THE SOCIAL RESPONSE TO VIOLENCE
Carles Castro Analyst
03/06/2021 00:35 77
A former BBC director wrote that “freedom of expression is a fundamental right that must be defended in practice and if necessary with the police present and with riot gear on”. This statement should be universal in character, but some democratic societies seem to distrust the role of the security forces as guarantors of freedoms.
The need to regain dialogue
Polls reveal that the political conflict has led Catalan society to internal isolation
For example, a survey by the International Catalan Institute for Peace recently stated that almost 70% of Catalans consider that the presence of the police in the street represents a “threat” to their safety. Surely, no one asked those affected by the multiple protests that Catalonia has experienced in the last decade.
Furthermore, according to the same survey, the vast majority of the citizens of Catalonia would have blind faith in mediation to resolve conflicts. The use of force would not only be undesirable but even unnecessary. They are opinions worthy of a Nordic oasis, although they can also fit into the mythical Catalan oasis.
However, the survey also reveals some perceptions that do not quite fit into this idyllic vision of current Catalan society. For example, almost 40% of Catalans say they feel discriminated against in their daily lives for political or ideological reasons. Does this perception have something to do with the drift that the identity and territorial debate has taken?
A mysterious duality
Catalonia is suspicious of the role of the security forces but also fears that coexistence will be threatened by radicalism
The answer should be affirmative in light of the same survey: another 43% admit that they see the sovereignty process as a threat. And it is to be assumed that a good part of the 55% who do not share that opinion will place the threats on the opposite side to secession.
In any case, there seems to be a point of fantasy in the diagnosis that describes Catalonia as “a mature and active society at a social and political level, committed to tolerance and committed to mediation and dialogue rather than the use of force”. If this were the case right now, two indicators would not be recorded – these correspond to the ICPS annual survey – that break that mirror and vaguely recall the lead years of other societies wounded by identity dilemmas.
The first indicator reveals that two thirds of Catalans fear that the debate on secession could damage coexistence. This level of concern is close to or exceeds 90% among PSC, Ciudadanos or PP voters, but it also reaches more than half of Esquerra voters. Only among the followers of Junts or the CUP is there a very large percentage of citizens (which reaches 67%) who do not perceive any risk in persisting in the sovereignty process.
The other indicator that reflects the internal tensions to which Catalan society is subjected is more subtle, but just as significant. Two thirds of those consulted admit that they do not talk about the territorial debate with people who are not part of their family. The survey does not ask about the reasons for this silence (nor about what happens in family discussions that address this controversial issue), but the responses by vote recall provide some clue.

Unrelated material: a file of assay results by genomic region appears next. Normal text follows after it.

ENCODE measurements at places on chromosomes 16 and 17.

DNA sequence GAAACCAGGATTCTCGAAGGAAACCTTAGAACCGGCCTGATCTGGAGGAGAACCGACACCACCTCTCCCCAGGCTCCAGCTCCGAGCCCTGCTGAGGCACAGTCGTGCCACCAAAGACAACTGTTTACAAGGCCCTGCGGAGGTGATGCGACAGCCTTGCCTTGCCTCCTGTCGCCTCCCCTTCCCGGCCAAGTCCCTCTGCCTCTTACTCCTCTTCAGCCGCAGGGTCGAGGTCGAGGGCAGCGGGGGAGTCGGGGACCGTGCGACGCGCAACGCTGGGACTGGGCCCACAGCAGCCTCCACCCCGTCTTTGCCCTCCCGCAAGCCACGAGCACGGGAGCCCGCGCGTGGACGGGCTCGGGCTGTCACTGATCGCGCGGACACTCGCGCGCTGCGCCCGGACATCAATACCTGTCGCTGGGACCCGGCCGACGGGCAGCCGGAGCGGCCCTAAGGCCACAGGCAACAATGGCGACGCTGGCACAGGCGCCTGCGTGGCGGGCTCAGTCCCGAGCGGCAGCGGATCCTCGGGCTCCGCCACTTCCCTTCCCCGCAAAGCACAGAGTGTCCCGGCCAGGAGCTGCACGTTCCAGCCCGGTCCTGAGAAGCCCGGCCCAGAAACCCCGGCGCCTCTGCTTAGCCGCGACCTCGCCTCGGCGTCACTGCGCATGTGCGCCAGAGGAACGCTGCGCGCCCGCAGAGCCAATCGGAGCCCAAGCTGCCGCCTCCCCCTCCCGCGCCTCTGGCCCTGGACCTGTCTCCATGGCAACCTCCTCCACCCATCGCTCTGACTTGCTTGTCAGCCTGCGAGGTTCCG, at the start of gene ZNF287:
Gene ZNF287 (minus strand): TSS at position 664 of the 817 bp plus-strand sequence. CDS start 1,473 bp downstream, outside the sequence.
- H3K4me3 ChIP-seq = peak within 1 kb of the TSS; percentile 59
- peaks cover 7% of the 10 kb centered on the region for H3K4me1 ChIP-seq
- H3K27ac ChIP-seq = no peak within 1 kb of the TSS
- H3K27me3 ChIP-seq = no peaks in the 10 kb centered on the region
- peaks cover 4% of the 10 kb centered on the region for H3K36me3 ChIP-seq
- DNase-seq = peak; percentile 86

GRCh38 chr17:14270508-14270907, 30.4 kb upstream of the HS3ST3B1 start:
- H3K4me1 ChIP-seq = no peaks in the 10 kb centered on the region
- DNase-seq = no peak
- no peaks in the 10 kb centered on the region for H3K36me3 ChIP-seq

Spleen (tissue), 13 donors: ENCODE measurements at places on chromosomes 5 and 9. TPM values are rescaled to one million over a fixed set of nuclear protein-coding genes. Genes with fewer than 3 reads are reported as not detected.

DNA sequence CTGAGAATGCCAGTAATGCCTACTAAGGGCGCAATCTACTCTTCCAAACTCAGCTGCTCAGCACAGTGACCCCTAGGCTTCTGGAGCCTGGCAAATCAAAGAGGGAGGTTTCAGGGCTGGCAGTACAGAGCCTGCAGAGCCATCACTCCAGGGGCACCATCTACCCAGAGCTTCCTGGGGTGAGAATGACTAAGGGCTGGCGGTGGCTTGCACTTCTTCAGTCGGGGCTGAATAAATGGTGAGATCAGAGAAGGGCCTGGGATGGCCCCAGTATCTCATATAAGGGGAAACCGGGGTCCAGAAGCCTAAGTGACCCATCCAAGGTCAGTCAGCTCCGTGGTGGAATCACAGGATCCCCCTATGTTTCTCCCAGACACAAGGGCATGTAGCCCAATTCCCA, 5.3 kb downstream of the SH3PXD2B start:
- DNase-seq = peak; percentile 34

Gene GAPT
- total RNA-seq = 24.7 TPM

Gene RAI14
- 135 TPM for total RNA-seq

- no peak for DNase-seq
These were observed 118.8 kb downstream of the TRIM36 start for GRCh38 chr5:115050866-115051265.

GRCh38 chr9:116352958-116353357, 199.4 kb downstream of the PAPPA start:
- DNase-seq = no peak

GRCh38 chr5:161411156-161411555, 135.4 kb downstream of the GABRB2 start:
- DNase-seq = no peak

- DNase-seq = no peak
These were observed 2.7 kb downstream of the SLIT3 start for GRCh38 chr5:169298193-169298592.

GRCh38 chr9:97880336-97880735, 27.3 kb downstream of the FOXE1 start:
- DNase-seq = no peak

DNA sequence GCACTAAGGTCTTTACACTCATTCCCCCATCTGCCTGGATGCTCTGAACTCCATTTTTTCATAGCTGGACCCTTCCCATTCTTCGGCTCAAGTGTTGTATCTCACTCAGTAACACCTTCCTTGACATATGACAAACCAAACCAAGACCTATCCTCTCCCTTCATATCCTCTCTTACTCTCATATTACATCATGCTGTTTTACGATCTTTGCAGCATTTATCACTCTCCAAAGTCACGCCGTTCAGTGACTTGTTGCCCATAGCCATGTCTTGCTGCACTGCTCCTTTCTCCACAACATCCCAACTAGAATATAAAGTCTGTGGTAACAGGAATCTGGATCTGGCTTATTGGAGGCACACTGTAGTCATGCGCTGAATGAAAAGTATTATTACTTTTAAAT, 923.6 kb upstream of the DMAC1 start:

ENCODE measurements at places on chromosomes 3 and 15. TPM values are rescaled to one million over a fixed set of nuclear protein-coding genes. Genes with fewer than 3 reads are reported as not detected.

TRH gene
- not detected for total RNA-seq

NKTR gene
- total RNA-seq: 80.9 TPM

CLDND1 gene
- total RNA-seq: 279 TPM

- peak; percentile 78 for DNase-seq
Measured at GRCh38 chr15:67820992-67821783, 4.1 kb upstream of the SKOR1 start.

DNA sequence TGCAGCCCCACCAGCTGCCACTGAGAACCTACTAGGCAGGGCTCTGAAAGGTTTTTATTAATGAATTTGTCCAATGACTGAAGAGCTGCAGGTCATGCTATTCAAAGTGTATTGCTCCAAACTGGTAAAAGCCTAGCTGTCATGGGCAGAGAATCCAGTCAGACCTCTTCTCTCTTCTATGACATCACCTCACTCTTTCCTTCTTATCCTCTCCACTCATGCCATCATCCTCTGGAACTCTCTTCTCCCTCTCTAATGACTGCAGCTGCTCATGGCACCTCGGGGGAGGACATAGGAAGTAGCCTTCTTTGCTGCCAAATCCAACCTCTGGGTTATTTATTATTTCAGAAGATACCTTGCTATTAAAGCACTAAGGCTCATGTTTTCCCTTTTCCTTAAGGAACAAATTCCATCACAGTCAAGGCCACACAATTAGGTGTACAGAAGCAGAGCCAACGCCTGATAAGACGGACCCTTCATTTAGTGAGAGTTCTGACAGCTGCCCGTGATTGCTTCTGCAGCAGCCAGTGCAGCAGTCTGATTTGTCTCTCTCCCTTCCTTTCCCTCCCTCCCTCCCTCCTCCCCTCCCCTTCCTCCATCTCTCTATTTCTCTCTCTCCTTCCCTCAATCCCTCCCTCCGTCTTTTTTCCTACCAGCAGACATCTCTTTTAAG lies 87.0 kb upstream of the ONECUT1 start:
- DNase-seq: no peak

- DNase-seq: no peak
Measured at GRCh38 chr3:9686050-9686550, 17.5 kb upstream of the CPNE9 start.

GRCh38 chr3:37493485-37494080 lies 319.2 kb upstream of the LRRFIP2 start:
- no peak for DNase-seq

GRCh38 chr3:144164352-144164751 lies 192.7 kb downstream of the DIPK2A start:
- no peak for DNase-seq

The consequences of polarization
The lack of dialogue has been transferred to a divided citizenry, which avoids debate and entrenches itself in silence
For example, up to 74% of Socialist voters and around 70% of those of the PP or Cs avoid this issue outside the family circle. Even among ERC voters, the majority (58%) avoid bringing up this debate when dealing with people who are not part of their family. Only 60% of Junts or CUP voters address the goal of independence outside the family territory (and even so, 40% of them avoid it).
These figures speak of a dangerous spiral of silence that has led Catalan society to not dialogue with itself. As if, pushed by the political conflict, many people had given up listening to those who disagree with them, while the hooligans of each side are dedicated to “insulting, intimidating, covering their ears or preventing them from speaking”. And in this scenario, not only freedom of expression is dying, no matter how much some try to revive it by denouncing the imprisonment of individuals who defend violence.
In reality, the real danger that this widespread silence reflects points to the inability of a society to recognize itself in its diversity and to bet effectively “on mediation and dialogue” rather than on unilateral imposition. But, for this, the political leaders must also break the isolation and open a new stage oriented to the great pacts of the country.
The big responsibility
Polls also reveal that political leaders have the ability to moderate or radicalize their followers
After all, polls reveal that political leaders have the ability to moderate or radicalize their constituents; that is, they can defuse or excite conflict through a word or gesture. That is their big responsibility.
Faced with a disoriented and divided society, there may be political and social actors who come to think that the support of “half of half” of the voters is enough to impose their concept of country on the remaining majority. But that’s like believing that yelling replaces conversation.
Words can change history and contribute to progress, but only when they are born out of dialogue and agreement. And that is precisely what the most active sectors of Catalan civil society are demanding these days. That and an elementary observation: the last resort to defend the rights and freedoms of the open society against its enemies is the police. Sometimes even with the anti-riot gear on.